This discussion on The Spear descended into name-calling.  I was called a coconut, a spoilt brat, a sell out, an attention seeker, and a Brit out of touch with African culture, an agent of the extreme right wing; to name but a few of the more polite ones.  People said that they’d lost all respect for me.  They were disappointed in me.  Why all this?  Because I think the presidency taking an artist to court is petty?  I do think so.  And what after court?  This comes hot on the heels of the secrecy bill debacle.  Are we now to face conceptual censorship as well?  Is this when the thought police enter?

I respect the President.  I bow in patriotic homage and gratitude to the Office of the Presidency.  It is peopled with honourable men and women who devoted their lives to the achievement of our freedom.  How do I not hold that in the highest esteem?  They fought for our constitution, which is premised on the long held ideals of The Freedom Charter, and therein it is enshrined that I have the right to freedom of thought, freedom of expression and freedom of speech.  Our president, Jacob Zuma suffered Robben Island and exile.  He gave his entire life to the achievement our freedom.  How could it be that he would deny any one of us the right to make use of the very freedoms he fought to give us?  It doesn’t make sense.

Who was it that said, “I may not like what you say, but I’ll fight for your right to say it”?  I think it was Voltaire.

My intention of having a stimulating discussion on a slow Sunday about the merits of the painting, The Spear, coupled with my reaction to the news that JZ felt insulted by the painting, has led to me being executed at thought point by a very large number South Africans.

I wish that I had kept my thoughts to myself.  Had I known the result of my tweet would be this, naturally I would never have tweeted.

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About Tselane Tambo

I share myself in these desultory ramblings. It’s my thoughts and memories; some anecdotes and opinions. It’s an accidental autobiography. When you’ve meandered through these pages you’ll be within reach of a little piece of me. Thank you for dropping by.
This entry was posted in Nocturnal Ramblings of a Mind Unplugged. Bookmark the permalink.

27 Responses to WOW! What a Shock! What a Day!

  1. Micky says:

    I think your post was honest and that is all that counts, why should you lie to yourself or anyone else about how you feel about this situation? It does not mean you do not still love your country, party, people etc, self-criticism and criticism of society is necessary and good! Don’t ever stop what you are doing, you are admirable in your strength and honesty.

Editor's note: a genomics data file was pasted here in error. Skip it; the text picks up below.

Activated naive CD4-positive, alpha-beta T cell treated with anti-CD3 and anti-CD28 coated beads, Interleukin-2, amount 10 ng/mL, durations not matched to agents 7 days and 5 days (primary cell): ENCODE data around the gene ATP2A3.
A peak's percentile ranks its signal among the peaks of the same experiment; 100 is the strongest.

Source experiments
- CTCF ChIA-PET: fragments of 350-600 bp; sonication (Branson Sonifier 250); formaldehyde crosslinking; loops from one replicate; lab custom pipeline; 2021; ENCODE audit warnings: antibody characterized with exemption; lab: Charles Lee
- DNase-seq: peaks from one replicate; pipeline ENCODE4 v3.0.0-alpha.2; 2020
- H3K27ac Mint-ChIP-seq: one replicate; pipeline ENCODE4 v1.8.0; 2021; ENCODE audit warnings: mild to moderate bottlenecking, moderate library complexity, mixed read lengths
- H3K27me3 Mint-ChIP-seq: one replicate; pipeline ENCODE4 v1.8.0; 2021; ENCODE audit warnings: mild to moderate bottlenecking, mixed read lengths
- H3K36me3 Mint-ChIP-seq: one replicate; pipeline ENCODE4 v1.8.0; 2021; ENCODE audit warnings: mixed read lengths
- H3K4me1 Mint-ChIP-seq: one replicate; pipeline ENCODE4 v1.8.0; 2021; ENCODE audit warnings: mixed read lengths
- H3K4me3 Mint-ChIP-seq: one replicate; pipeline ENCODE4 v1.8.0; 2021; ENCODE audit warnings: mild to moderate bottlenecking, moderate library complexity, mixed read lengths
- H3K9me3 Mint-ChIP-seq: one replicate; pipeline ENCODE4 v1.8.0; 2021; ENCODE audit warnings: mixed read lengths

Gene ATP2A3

2. Your apology is accepted

      • Brian Strydom says:

        Anyone who’ll read wat u wrote has to understand that u’ve commented on the article like any citizen not because u hate anyone. Is this we call democracy? As south african sorry abt all insults received from ppl, your apology should be accepted. The way I see this issue which means you do not have to be differ to the majority, u hv to think like the ppl insulted u bcos your dad ws the politician. Bt stay strong, no one should change you sister.

  3. Riosallia Gwabeni says:

    Yho cc I feel 4u, this is hot & focus shifted 2b mo on u nw than the painting. Take heart baby, take heart, (hugs)

  4. toni_gon says:

    You have every right to comment on any event around you, don’t let the haters get to you.

  5. Leanne says:

    Thank you for sharing your thoughts. I have expressed similar sentiments . I share your views and many others do, too. Democracy in action. Xxx

  6. juices says:

    You are really forgiven Miss T but please do not play the victim card now. No South African is accussing you of thought crime. You picked your gun and now stick to it. The truth is you failed to respond to a comment made in the previous blog that this was some money-making scheme for a talentless coset racist from Cape Town( and boy he can only be from that city) through a meritricious piece of art. This racist must crawl back to the woodwork. The truth is the new SA is a bubble that can burst anytime. And with scant regard for cultural sensibilities from racist parading as artist like this we can be reminded of Saartjie Baartmaan they portrayed as a barbarian.

    • I’m not apologising for what I said, I’m regretting that I said it. Is that the same thing? I can’t cope with all this racist talk. I don’t believe it’s about being racist. I think that word is an easy out for those who don’t understand the content of the art. It’s interesting that there is so much seething anger about JZ’s scholong, but none about the poverty, undemployment, homelessness and etc that he is failing to address. The passion should be placed on healing the nation. His schlong, is not healing the nation.

  7. wisey says: